Serafina Dávalos was not only a scholar and a lawyer in her country, but in 1907 she graduated with a thesis titled, “Humanism and Feminism.” Her work caused great controversy and division within the intellectual class of these times because it questioned the submission of women in a patriarchal society and it considered legal equality as the determinant of the change in the social situation of women. “The idea of seeing women carrying out acts of citizenship has always been the most resistance that confronts those who reject the rights of women. To vote for a woman for any position of congress, for example, is really the limit, and it appears as if it is a position so superior and mysterious that only the soul of a man could take it on,” reads a quote from Serafina. What she did not live to see was that Paraguay would be the last Latin American country to grant suffrage to women in 1961. It came too late for Serafina, who died in 1957.

Her list of merits is long: she promoted, with help from a group of her fellow femal workers, the Normal School of Female Teachers, where she continued her studies and obtained her teaching diploma in 1898. She was a professor at the National College of the Capital starting in 1904, and she founded the Mercantile School for Girls in 1905. She graduated as a lawyer in 1907, and obtained the title of “Doctor.” She was an integral part of the Supreme Court Justice of the Republic between the years of 1908 and 1909. After her, no woman came to serve in the judiciary for seven decades, until the year 1980.

She participated as the Offical Delegate of Paraguay in what was the first International Feminist Congress, celebrated in Argentina in 1910. In 1919, together with Virginia Corvalán and other women, she promoted the creation of Feminist Movement for Assumption, coinciding with the presentation to the parliament of a law regarding the civil and political rights of women in their country. A year later, in 1920, she collaborated in the foundation of the Feminist Center of Paraguay, the CFP, to help promote the feminist suffrage cause. She participated in its creation and was the Consul to the Paraguay Feminine Union (UFP) in 1936, and as a feminist and pacifist, she united herself with other women of similar views. In 1952, she went on to participate in the Paraguayan League for the Rights of Women, and was the head of the fight for equality.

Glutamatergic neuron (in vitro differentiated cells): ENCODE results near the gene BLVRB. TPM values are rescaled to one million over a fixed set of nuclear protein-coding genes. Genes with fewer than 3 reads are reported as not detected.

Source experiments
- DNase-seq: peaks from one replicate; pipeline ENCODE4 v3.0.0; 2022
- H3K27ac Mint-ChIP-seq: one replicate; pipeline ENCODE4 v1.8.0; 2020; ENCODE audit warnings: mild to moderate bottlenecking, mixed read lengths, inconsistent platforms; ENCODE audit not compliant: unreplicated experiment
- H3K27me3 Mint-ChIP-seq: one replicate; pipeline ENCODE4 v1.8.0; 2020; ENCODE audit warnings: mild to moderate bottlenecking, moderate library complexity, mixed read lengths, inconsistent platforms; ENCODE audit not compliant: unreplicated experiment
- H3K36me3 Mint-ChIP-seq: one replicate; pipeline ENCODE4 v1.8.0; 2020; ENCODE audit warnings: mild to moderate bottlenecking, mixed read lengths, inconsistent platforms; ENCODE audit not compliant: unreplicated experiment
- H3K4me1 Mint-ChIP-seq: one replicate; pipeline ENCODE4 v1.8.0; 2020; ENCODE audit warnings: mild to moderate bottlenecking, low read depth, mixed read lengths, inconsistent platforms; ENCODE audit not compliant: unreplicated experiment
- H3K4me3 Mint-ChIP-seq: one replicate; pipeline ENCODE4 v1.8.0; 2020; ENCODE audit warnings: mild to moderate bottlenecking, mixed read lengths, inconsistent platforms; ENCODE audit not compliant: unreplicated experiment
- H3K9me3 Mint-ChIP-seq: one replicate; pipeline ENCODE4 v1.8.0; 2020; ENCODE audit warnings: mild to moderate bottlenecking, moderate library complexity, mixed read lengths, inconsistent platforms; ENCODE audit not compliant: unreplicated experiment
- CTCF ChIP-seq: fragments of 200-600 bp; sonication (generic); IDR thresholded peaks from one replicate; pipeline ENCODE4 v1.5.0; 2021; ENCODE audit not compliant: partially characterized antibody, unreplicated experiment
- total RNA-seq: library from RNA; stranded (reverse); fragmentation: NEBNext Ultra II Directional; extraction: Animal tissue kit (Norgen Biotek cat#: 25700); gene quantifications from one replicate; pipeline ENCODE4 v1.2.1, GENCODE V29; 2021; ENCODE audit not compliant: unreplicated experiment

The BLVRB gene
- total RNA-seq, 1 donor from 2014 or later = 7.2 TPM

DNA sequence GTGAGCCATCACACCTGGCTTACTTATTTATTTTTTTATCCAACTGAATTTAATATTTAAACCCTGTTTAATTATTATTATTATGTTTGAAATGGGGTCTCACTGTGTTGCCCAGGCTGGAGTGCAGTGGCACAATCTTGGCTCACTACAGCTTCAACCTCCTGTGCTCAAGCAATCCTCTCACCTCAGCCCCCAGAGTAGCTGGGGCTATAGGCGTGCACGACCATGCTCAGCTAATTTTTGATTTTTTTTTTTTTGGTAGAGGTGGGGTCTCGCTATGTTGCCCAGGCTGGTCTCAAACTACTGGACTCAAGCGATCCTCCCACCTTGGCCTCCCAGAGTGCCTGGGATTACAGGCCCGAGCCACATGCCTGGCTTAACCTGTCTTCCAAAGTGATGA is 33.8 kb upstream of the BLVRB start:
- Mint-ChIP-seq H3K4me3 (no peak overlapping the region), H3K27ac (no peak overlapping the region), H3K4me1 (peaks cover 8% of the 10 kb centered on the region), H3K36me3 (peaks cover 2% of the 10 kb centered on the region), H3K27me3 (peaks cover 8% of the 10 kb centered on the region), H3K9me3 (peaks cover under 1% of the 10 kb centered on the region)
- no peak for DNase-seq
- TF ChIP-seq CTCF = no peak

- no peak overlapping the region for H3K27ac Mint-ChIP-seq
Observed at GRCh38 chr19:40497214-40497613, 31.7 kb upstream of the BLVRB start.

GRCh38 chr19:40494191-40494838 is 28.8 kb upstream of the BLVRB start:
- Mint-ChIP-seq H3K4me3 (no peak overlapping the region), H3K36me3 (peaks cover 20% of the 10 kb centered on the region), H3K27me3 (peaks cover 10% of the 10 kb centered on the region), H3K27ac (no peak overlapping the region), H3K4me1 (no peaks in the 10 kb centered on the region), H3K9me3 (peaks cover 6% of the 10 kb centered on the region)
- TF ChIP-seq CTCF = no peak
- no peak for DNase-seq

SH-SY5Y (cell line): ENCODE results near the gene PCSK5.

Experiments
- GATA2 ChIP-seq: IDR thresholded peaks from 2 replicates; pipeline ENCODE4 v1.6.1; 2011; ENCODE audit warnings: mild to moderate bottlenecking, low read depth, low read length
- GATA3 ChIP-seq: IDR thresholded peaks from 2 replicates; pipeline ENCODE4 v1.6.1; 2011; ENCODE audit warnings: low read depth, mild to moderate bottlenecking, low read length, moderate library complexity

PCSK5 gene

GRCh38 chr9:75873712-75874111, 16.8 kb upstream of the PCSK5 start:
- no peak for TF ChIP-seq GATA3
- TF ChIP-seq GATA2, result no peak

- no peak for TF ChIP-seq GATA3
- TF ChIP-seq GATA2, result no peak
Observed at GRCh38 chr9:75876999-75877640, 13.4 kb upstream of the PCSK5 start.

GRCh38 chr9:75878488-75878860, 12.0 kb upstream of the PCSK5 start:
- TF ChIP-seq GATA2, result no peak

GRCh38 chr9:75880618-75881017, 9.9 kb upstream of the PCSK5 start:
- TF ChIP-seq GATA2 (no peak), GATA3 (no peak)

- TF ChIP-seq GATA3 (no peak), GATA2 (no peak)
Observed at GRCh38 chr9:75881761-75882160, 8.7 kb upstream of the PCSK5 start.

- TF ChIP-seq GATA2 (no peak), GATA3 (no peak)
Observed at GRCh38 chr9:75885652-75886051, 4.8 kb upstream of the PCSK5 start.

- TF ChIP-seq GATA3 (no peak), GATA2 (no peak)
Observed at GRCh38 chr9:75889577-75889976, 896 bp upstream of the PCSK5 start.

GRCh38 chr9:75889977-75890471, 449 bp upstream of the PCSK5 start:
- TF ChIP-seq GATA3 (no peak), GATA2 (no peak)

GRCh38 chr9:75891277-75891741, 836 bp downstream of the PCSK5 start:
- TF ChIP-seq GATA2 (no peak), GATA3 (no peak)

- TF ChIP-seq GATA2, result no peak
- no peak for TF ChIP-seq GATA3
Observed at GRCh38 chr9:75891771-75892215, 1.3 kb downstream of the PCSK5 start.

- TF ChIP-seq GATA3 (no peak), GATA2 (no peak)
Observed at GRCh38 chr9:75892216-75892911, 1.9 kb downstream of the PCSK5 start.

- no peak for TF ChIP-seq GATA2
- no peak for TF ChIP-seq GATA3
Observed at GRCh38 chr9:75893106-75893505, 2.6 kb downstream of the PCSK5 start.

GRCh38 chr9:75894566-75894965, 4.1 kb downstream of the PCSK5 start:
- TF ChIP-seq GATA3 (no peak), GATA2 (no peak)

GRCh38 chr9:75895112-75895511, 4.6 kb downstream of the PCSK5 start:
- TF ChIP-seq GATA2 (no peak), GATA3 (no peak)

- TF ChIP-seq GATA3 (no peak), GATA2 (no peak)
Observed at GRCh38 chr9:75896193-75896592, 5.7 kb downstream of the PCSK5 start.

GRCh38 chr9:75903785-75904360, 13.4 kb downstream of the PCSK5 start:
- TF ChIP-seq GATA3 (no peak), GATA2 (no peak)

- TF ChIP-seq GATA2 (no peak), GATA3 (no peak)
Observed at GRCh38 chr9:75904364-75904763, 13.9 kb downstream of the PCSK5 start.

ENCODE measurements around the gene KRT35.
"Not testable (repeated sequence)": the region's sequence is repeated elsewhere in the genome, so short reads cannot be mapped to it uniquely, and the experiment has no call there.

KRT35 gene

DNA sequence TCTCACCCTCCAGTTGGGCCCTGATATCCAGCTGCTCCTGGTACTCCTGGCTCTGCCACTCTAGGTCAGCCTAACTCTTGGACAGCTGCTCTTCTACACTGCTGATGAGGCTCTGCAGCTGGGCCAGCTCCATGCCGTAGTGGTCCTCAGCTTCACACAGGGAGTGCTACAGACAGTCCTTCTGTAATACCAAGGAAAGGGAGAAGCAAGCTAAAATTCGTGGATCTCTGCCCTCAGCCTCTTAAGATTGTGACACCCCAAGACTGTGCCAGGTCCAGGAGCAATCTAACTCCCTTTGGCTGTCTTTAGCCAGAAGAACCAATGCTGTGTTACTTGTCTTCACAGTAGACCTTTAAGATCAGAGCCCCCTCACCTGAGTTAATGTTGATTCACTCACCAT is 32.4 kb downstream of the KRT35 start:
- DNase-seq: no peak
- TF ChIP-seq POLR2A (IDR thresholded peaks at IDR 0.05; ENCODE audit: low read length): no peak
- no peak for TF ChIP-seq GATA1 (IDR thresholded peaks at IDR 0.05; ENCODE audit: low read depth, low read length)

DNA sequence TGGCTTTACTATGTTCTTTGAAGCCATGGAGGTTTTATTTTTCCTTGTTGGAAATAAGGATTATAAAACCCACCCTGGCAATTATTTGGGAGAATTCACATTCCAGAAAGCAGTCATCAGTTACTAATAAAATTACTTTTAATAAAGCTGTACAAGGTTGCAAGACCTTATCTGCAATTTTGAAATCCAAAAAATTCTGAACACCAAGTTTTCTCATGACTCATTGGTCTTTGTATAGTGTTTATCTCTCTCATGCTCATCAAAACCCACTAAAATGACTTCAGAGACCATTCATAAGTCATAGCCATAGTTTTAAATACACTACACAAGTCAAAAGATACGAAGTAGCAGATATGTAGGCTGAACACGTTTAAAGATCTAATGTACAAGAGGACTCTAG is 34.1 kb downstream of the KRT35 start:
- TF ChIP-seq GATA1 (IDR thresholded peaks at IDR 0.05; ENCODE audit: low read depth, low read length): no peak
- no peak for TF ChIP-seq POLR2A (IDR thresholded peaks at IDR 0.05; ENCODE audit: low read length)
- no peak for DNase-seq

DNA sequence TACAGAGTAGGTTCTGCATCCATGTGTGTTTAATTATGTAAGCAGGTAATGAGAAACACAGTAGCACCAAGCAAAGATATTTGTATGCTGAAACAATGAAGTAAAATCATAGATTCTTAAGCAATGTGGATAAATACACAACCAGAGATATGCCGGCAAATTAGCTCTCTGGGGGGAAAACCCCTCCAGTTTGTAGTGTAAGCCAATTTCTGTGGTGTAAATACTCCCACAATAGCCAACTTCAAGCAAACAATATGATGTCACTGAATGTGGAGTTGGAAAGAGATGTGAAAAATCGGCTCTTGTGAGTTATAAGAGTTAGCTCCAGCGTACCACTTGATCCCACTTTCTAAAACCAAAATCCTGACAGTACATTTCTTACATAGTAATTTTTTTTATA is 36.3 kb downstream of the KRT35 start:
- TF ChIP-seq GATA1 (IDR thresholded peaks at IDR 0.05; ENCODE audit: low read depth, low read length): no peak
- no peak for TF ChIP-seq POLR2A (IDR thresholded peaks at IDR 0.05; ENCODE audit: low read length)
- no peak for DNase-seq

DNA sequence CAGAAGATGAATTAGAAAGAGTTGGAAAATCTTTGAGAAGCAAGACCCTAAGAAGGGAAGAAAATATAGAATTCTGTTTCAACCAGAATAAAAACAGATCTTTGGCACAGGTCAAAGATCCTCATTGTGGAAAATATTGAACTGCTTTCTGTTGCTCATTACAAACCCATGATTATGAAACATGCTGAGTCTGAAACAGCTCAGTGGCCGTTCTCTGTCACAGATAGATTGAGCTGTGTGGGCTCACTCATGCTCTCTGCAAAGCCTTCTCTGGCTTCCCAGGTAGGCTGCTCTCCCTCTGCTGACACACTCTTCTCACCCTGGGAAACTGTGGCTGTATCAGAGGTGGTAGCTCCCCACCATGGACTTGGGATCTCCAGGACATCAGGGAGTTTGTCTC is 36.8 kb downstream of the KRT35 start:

But Serafina was not alone. At the beginning of the 1900’s there joined the scene a group of women that were accused of “interfering with the matters of men,” because they questioned of began initiatives in favor of women’s rights and social and political democracy. These were women such as Ramona Ferreira, who in 1902 directed “the Voice of the Century,” the first magazine of “free thought” in Paraguay, and Virginia Corvalan, who in 1925 released her thesis “Feminism: The Cause of the Woman in Paraguay.” Along with them many anonymous women from groups such as the Cartoneras y Perfumistas Unidas (United Paper-Makers and Perfumists), the Cigarreras Unidas (United Cigar Vendors,) and the Costureras Unidas (United Seamstresses), they put into action in 1913 the first organizations of women workers. They worked alongside the Vendedores del Mercado Central (Vendors of the Central Market) , who in 1918 organized the first strike carried out by women in the country.

All of these women had to wait until 1954 for the approval of the law of “The Civil Rights of Women,” and it wasn’t until 1961 that the law of “The Political Rights of Women” was passed that finally recognized their right to vote.